5817 Pre-Champs Recap/Preview Video

Hey guys!

We decided to make a quick recap and preview video before champs started. It’s been an excellent ride so far, meeting many amazing teams and winning some nice hardware. Here’s to hoping our success continues in St. Louis this week!

Pre-Championship Video

We are looking forward to playing with some awesome teams in the defending champion Newton division. Let’s take home the gold again guys!

P.S. This was put together by a tired high school student at 10:30 PM, so it isn’t exactly a Hollywood production, but we think it’s pretty nice.

P.P.S. Our 5-Ball Shoot Around was done on a nearly dead battery, so we might’ve been able to do it up to 10 seconds faster.

It’s so cool that a rookie team has one of the best implemented swerve drives I’ve ever seen in the year of a game where one’s first thought for a drive system wouldn’t be swerve. (unless you are team 16 of course)

Is that a blue light ring? I’d be worried about the blue lights on the tower interfering with your vision code. There was a team at Midwest who tried using red lights, and their code only worked when they were shooting into the blue tower. :stuck_out_tongue:

Nope, it’s UV. I was worried about it too, but we messed with the settings on the camera and got it to work great.

The lights are UV helps us get rid of the background lighting.

Also the intake will lower on the auto, the practice bot doesn’t have the necessary feedback that the comp bot has on it. A new intake was designed to bring to OCR. And this one was recently built for the practice bot.

<Sarcasm>
Better give skin cancer to everyone behind the glass, right? :rolleyes:
</Sarcasm>

Zinc oxide will be provided for teams opposing us lol

Wow, this is from a rookie team?? Yikes, our rookie year robot looked like a wooden box with wheels…

Are your students all rookies or were you formed from a previous FRC team?

…is that a carbon fiber frame?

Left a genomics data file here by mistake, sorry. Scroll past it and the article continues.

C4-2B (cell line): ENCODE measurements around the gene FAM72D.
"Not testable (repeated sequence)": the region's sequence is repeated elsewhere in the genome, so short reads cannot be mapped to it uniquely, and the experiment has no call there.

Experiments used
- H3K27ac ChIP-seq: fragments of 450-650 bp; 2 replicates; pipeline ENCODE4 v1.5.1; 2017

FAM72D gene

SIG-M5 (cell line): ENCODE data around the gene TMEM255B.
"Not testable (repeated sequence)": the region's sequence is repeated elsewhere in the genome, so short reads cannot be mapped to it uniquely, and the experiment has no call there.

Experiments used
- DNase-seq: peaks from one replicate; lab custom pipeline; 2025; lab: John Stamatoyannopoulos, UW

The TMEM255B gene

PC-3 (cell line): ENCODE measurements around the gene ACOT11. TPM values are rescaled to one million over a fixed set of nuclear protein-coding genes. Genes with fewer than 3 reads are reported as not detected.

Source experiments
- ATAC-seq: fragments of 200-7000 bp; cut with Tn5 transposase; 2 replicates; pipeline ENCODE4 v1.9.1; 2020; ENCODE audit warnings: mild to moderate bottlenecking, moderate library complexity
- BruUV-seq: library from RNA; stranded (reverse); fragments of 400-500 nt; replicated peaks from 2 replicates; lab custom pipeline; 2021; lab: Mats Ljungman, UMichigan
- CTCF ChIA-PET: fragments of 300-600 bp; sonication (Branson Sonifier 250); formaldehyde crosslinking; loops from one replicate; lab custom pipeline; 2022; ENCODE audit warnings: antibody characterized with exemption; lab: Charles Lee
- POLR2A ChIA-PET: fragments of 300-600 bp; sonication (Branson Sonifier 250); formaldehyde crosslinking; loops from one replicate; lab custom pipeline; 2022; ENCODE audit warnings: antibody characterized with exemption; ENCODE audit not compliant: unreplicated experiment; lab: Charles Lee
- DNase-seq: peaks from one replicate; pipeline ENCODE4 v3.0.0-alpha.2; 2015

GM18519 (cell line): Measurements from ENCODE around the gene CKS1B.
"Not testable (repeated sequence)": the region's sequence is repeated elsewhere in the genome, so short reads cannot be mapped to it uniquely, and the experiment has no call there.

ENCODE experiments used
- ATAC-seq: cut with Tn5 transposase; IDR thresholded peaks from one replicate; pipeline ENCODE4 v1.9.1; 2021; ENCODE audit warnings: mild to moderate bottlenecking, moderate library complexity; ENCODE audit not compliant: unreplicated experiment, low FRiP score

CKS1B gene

I don’t mean to take anything away from this great robot, but shining a UV light to target the high goal is a huge safety hazard. Even at low intensities, UV light can lead to skin and vision damage, and you’re shining that light in a direction where opposing drive teams will be exposed to it. At the very least, make it very clear to your inspectors that you are using an ultraviolet light so they can make a proper determination of its safety.

We did at our last regional, and they allowed it.

At the intensity and wavelength we are running at the lights won’t harm the opposing drivers. UV light gets a bad rep but it is used in a lot of applications, pretty sure there are a lot of people who go to nail salons which use UV light to dry nail polish.

The shot that we like to take (outerworks from the low bar) had issues because at our previous events there was a spotlight usually right near where we wanted to shoot, so our camera tracking wouldn’t work. We could get it to work 100% on the middle goal near the middle of the field, but the bot was not designed to shoot from there. We wanted quick cycles.

We have a mentor who works in the frunit processing industry and knows a lot about UV light and vision systems that they use on fruit sizing and elimination equipment. Spotlights and other light sources don’t emit much uv light at the wavelengths we are using, so the goals stand out like a sore thumb no matter what.

Just to be clear this is a UV light at 400nm. It is actually violet in the visible spectrum.

It is actually 18 GA Stainless steel, powder coated matte black. Our practice bot is just a standard finish.

Myself and another mentor have about 9 years in FRC each. But the students are all rookies, we didn’t have help from any of our local teams. We spent the offseason on training the first group of students and they have done a fantastic job.

Anyone who wants a closer look can stop by the pit at Champs and talk to the students they are very proud of their first season :slight_smile:

To build on this a bit, the threshold for directly damaging ultraviolet light is well under 400nm. Aquarists commonly use violet LEDs in the 390-430nm range to accelerate coral growth as it hits photosynthetic and fluorescent peaks. LEDs are made to peak in a very small nanometer range, so the amount of harmful UV light is negligble.
You face more danger from household fluorescent bulbs than you do from 400nm violet LEDs.

Wow! Well done, 5817!